The Angler in Ireland; Or an Englishman's Ramble Through Connaught and Munster, During the Summer of 1833 ...

The Angler in Ireland; Or an Englishman's Ramble Through Connaught and Munster, During the Summer of 1833 ...

By (author) 

List price: US$14.70

Currently unavailable

Add to wishlist

AbeBooks may have this title (opens in new window).

Try AbeBooks

Description

This historic book may have numerous typos and missing text. Purchasers can usually download a free scanned copy of the original book (without typos) from the publisher. Not indexed. Not illustrated. 1834 edition. Excerpt: ...started for Kenmare, or, as the town is usually here called, Neddeen. The distance was fourteen or fifteen Irish miles: and, the road being tolerably good, we performed it in rather more than three hours. Nothing could exceed the beauty of the evening; and many of the views which I obtained of the scenery bordering the Kenmare River were characterized by great softness and JOURNEY TO KENMARE. 143 grandeur. It was, however, evident that, as by far the noblest mountains are on the Kerry side of the estuary, whoever would see its beauties to the greatest advantage must view it from the opposite shore, or, which perhaps would be still better, from a boat on its surface. It was nearly dark when I came upon the romantic gorge through which the Blackwater pours its rapid stream: and therefore, as I had many much better opportunities of observing it afterwards, I will not allude to the impressions the first sight of it excited. A mile or two further on, I slightly diverged from the main road, to leave a letter of introduction, with which I had been favoured, to the principal proprietor of this neighbourhood, the Rev. Denis Mahony. Unfortunately for me, he was not at home: but, through a friend of his at Kenmare, I obtained ample permission to angle in the Blackwater, which he preserves rather strictly. 144 DEPARTURE FOR GLENGARRIFFE. At Kenmare, I went to a very tolerable inn, kept by a man named Sullivan; but, having. satisfied myself that in the present dry weather it would be useless to attempt fishing, I determined not to remain here for the present, but to pay first my intended visit to Glengarriffe and Bantry; giving the western breezes fortyeight hours to brew a little wind and rain, which in this1 climate they can generally do in half the...show more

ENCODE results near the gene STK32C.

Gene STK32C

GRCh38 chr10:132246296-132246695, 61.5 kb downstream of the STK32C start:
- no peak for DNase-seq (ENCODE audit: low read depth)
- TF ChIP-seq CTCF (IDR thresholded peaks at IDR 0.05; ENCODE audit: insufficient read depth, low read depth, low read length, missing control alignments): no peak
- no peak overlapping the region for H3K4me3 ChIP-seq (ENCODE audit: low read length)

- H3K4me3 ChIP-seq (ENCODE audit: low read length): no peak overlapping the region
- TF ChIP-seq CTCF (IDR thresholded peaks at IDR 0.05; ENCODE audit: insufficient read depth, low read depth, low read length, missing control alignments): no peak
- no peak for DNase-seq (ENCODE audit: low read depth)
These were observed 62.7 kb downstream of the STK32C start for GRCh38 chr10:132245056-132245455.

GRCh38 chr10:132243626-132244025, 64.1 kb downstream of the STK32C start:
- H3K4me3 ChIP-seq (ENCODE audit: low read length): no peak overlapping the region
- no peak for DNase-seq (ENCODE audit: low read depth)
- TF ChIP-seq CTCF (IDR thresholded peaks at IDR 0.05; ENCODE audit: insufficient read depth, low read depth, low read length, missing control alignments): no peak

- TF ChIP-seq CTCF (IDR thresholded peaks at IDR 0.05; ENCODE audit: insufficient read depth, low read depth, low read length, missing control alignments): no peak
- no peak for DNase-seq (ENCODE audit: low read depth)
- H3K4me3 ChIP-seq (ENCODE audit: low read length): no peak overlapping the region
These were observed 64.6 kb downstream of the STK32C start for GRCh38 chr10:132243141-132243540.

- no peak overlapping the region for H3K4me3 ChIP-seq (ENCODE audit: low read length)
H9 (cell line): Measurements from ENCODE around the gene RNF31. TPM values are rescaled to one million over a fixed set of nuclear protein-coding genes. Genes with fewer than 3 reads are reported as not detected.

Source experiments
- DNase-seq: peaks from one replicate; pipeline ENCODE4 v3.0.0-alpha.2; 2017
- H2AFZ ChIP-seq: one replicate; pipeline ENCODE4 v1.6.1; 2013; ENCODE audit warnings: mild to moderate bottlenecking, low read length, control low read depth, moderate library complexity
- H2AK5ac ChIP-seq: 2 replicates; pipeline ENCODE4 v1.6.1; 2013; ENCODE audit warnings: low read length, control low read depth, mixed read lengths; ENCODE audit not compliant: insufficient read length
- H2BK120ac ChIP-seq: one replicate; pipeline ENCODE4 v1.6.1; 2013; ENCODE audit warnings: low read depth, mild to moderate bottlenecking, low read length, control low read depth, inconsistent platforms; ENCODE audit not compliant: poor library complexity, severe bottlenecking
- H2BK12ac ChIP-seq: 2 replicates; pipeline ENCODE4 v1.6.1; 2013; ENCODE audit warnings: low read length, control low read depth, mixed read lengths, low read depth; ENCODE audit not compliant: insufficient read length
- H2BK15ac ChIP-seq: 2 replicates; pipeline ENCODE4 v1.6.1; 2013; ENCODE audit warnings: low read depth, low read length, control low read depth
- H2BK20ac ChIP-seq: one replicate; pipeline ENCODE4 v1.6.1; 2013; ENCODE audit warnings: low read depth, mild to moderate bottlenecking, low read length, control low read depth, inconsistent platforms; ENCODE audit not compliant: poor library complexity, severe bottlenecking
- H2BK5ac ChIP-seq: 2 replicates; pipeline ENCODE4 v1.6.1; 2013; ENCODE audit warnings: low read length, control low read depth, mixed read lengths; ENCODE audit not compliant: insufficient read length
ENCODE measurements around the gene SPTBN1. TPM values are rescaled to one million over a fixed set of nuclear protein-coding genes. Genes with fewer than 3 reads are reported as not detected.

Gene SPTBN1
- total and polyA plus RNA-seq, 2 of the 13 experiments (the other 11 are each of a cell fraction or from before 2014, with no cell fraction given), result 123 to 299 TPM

Product details

  • Paperback | 48 pages
  • 189 x 246 x 3mm | 104g
  • Rarebooksclub.com
  • United States
  • English
  • black & white illustrations
  • 1236936027
  • 9781236936028